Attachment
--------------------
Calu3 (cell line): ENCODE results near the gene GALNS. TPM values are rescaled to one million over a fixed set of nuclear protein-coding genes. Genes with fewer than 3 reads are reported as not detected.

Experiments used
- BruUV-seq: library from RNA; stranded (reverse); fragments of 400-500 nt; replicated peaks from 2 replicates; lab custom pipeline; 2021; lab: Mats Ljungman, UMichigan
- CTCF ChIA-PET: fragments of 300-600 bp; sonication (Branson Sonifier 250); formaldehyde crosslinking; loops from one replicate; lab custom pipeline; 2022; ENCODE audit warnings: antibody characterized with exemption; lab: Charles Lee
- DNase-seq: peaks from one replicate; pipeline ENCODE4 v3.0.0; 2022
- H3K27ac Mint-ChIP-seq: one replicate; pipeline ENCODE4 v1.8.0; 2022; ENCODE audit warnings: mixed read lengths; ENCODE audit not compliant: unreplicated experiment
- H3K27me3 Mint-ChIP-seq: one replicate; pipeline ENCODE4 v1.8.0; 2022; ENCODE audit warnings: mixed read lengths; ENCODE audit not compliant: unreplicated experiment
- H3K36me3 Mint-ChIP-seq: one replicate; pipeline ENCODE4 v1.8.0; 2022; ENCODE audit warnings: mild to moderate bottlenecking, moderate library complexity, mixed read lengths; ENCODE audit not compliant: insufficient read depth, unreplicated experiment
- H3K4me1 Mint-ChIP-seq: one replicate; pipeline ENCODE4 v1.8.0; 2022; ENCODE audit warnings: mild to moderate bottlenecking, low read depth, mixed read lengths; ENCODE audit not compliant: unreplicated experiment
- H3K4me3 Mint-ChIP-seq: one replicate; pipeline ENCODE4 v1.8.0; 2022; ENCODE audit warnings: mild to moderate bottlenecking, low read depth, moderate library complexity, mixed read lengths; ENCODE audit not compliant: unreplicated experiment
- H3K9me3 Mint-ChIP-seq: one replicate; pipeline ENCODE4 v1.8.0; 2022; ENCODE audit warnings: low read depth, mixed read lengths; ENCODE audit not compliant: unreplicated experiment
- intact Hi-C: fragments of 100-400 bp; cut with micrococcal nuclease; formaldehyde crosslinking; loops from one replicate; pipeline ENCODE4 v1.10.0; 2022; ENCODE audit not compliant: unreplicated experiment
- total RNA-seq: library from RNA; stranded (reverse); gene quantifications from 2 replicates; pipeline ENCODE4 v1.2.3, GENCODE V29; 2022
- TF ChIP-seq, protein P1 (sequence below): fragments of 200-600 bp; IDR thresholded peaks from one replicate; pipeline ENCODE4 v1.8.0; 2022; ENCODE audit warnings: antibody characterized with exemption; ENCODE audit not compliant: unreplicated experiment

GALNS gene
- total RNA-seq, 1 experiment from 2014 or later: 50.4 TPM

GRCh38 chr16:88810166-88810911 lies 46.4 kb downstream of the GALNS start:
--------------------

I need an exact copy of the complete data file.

Calu3 (cell line): ENCODE results near the gene GALNS. TPM values are rescaled to one million over a fixed set of nuclear protein-coding genes. Genes with fewer than 3 reads are reported as not detected.

Experiments used
- BruUV-seq: library from RNA; stranded (reverse); fragments of 400-500 nt; replicated peaks from 2 replicates; lab custom pipeline; 2021; lab: Mats Ljungman, UMichigan
- CTCF ChIA-PET: fragments of 300-600 bp; sonication (Branson Sonifier 250); formaldehyde crosslinking; loops from one replicate; lab custom pipeline; 2022; ENCODE audit warnings: antibody characterized with exemption; lab: Charles Lee
- DNase-seq: peaks from one replicate; pipeline ENCODE4 v3.0.0; 2022
- H3K27ac Mint-ChIP-seq: one replicate; pipeline ENCODE4 v1.8.0; 2022; ENCODE audit warnings: mixed read lengths; ENCODE audit not compliant: unreplicated experiment
- H3K27me3 Mint-ChIP-seq: one replicate; pipeline ENCODE4 v1.8.0; 2022; ENCODE audit warnings: mixed read lengths; ENCODE audit not compliant: unreplicated experiment
- H3K36me3 Mint-ChIP-seq: one replicate; pipeline ENCODE4 v1.8.0; 2022; ENCODE audit warnings: mild to moderate bottlenecking, moderate library complexity, mixed read lengths; ENCODE audit not compliant: insufficient read depth, unreplicated experiment
- H3K4me1 Mint-ChIP-seq: one replicate; pipeline ENCODE4 v1.8.0; 2022; ENCODE audit warnings: mild to moderate bottlenecking, low read depth, mixed read lengths; ENCODE audit not compliant: unreplicated experiment
- H3K4me3 Mint-ChIP-seq: one replicate; pipeline ENCODE4 v1.8.0; 2022; ENCODE audit warnings: mild to moderate bottlenecking, low read depth, moderate library complexity, mixed read lengths; ENCODE audit not compliant: unreplicated experiment
- H3K9me3 Mint-ChIP-seq: one replicate; pipeline ENCODE4 v1.8.0; 2022; ENCODE audit warnings: low read depth, mixed read lengths; ENCODE audit not compliant: unreplicated experiment
- intact Hi-C: fragments of 100-400 bp; cut with micrococcal nuclease; formaldehyde crosslinking; loops from one replicate; pipeline ENCODE4 v1.10.0; 2022; ENCODE audit not compliant: unreplicated experiment
- total RNA-seq: library from RNA; stranded (reverse); gene quantifications from 2 replicates; pipeline ENCODE4 v1.2.3, GENCODE V29; 2022
- TF ChIP-seq, protein P1 (sequence below): fragments of 200-600 bp; IDR thresholded peaks from one replicate; pipeline ENCODE4 v1.8.0; 2022; ENCODE audit warnings: antibody characterized with exemption; ENCODE audit not compliant: unreplicated experiment

GALNS gene
- total RNA-seq, 1 experiment from 2014 or later: 50.4 TPM

GRCh38 chr16:88810166-88810911 lies 46.4 kb downstream of the GALNS start: